Offering frequent news and analysis from the majestic Evergreen State and beyond, The Cascadia Advocate is the Northwest Progressive Institute's unconventional perspective on world, national, and local politics.

Saturday, March 28, 2009

LIVE from the Seattle Green Festival 2009: What a show!

It may be a dreary Saturday across Western Washington, with rain in the forecast all the way through the evening, but fortunately, the Green Festival is in town this weekend. Hundreds of exhibitors have set up shop in the Washington Convention and Trade Center, showcasing their wares, their work, or both.

I'm blogging live from the media lounge, after having walked through practically the entire festival (which took some time because of the crowds). This year's event looks extremely well attended, with almost no vendor in want of an audience.

There are electric cars on display, organic wine and beer tasting, a children's activity center, a green home pavilion, the Fair Trade Cafe, a natural food dining area, and recycling stations every few meters.

Children at the Seattle Green Festival
Children at the Seattle Green Festival

Some of the more interesting products I've seen today include All-Ett Billfolds (the world's thinnest wallet, recyclable and made with biodegradable products), Konjacu (a one hundred percent handmade veggie fiber skincare sponge) and Natural Sense organic mattresses (which are amazingly soft).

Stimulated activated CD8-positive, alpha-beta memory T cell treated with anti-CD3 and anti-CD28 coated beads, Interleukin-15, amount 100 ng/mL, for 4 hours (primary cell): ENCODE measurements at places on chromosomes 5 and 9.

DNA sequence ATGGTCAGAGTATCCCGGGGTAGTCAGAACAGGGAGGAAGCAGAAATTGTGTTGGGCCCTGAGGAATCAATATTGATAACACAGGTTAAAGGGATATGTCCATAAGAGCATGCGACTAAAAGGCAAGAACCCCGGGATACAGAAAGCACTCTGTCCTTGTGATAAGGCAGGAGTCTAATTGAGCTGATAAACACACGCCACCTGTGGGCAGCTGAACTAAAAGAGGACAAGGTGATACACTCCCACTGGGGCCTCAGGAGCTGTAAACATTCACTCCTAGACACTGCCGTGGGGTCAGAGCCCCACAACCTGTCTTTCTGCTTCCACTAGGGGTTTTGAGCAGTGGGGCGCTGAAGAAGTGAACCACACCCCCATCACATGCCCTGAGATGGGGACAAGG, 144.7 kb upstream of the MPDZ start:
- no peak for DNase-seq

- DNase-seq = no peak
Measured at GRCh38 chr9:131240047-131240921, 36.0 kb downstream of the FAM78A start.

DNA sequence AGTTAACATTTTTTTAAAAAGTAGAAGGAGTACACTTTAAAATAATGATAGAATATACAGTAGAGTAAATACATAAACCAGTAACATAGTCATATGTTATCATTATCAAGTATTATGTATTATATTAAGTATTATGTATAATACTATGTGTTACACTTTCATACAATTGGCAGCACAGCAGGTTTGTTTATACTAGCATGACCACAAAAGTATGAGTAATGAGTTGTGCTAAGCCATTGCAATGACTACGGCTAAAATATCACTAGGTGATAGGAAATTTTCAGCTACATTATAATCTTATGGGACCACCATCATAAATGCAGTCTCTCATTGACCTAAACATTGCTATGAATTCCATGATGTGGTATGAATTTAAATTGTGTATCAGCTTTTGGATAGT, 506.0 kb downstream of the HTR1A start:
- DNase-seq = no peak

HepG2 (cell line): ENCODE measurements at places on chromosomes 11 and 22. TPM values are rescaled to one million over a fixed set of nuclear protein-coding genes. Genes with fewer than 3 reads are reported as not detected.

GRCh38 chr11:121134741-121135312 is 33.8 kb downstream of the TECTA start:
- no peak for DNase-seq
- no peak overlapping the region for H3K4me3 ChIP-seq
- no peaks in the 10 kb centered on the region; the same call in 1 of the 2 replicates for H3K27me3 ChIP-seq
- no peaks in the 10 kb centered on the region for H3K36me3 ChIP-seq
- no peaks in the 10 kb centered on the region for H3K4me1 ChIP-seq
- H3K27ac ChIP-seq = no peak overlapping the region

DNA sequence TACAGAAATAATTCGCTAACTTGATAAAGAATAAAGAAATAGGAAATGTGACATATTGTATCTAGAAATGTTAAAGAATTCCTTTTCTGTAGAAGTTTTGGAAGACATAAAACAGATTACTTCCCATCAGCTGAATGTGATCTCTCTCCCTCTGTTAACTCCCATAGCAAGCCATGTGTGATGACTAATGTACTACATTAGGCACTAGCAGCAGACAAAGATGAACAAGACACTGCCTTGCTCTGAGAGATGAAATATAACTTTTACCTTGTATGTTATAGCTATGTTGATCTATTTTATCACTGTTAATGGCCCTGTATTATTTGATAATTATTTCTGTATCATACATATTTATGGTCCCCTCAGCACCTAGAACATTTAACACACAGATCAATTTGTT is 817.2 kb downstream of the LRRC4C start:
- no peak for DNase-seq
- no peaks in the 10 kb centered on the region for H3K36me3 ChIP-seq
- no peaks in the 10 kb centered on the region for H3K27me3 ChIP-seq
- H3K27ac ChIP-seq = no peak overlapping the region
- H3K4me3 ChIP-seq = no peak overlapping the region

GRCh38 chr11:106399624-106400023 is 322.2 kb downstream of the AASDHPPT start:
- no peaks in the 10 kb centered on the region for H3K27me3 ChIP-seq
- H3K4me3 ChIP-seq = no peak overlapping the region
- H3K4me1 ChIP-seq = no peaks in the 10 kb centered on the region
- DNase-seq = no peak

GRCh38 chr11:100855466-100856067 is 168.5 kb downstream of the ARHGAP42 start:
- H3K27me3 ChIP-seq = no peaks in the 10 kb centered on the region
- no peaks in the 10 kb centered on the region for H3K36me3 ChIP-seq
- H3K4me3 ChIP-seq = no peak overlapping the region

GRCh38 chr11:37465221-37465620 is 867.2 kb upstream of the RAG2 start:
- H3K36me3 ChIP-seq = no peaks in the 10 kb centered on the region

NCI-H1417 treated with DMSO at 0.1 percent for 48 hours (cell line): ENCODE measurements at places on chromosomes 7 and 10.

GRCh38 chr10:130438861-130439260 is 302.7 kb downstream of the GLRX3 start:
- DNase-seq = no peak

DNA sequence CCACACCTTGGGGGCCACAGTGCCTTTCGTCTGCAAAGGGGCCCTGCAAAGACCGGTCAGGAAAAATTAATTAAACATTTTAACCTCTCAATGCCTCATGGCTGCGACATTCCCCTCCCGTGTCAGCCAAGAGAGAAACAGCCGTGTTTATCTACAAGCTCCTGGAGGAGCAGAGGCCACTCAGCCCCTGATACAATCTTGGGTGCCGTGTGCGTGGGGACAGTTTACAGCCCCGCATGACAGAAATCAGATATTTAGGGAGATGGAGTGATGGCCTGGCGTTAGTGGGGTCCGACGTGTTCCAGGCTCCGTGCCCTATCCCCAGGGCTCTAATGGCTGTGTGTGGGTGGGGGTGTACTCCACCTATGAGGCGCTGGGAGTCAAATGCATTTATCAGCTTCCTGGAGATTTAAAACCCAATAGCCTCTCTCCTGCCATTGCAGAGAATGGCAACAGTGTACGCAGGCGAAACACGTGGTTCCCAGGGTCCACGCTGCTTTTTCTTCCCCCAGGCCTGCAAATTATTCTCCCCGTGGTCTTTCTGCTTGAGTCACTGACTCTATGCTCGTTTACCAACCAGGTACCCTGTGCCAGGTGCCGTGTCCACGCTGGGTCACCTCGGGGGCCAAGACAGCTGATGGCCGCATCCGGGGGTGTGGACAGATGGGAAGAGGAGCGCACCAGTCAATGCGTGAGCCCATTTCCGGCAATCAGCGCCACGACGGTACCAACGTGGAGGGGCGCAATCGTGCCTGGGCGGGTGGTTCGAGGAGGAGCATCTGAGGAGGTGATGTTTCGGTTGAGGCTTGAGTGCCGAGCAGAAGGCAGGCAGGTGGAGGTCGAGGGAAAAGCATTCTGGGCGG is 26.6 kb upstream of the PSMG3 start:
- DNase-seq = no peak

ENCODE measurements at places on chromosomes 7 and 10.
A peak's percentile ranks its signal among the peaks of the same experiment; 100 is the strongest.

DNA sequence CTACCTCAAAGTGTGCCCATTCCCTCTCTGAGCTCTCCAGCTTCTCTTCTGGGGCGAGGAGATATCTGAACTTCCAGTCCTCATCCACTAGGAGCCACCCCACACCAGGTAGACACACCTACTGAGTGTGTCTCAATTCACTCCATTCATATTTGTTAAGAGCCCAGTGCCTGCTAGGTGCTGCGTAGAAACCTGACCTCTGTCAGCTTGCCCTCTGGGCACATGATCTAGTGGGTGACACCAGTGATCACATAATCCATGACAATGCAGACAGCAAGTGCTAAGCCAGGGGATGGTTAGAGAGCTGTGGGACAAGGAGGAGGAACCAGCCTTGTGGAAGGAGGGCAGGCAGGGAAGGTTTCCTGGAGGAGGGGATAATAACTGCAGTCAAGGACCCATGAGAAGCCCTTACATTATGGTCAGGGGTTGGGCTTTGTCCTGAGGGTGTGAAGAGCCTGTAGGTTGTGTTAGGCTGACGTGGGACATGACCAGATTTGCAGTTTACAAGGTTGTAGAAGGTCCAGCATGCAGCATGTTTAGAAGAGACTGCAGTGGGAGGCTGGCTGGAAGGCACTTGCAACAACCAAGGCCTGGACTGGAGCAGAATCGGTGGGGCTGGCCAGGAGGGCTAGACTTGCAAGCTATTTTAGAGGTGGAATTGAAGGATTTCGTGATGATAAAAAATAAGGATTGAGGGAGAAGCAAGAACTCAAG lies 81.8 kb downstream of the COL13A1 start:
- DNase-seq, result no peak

Those hoping to get some good leads for an environmentally friendly home renovation project won't be disappointed. There are about two dozen contractors and/or green building firms here, offering everything from installation of a solar roof to building performance testing for heat loss.

There are also vendors selling nontoxic toys, organic pet food, and eco-friendly countertops. And there are six firms here offering information about or assistance with socially responsible investing.

One of my favorite exhibitors, which I discovered last year, is the Better World Club - the nation's only environmentally friendly automobile association.

Unlike the AAA (American Automobile Association), which long ago became an important part of the big highway lobby, Better World Club doesn't use its member fees to advocate the construction of wider urban asphalt and concrete canyons.

The coolest thing about Better World Club is that they don't merely offer roadside services for motorists. They're the only auto club I've ever heard of that provides emergency assistance for bicyclists.

Rates are reasonable and you get a whole host of benefits with membership.

If anything I've just described intrigues you, I urge you to make an effort to come down to the Green Festival this weekend.

The event is open until 7 PM both today and tomorrow. Sunday's speakers include Amy Goodman (noon) and Lawrence Lessig (2 PM).

You'll be glad you went.

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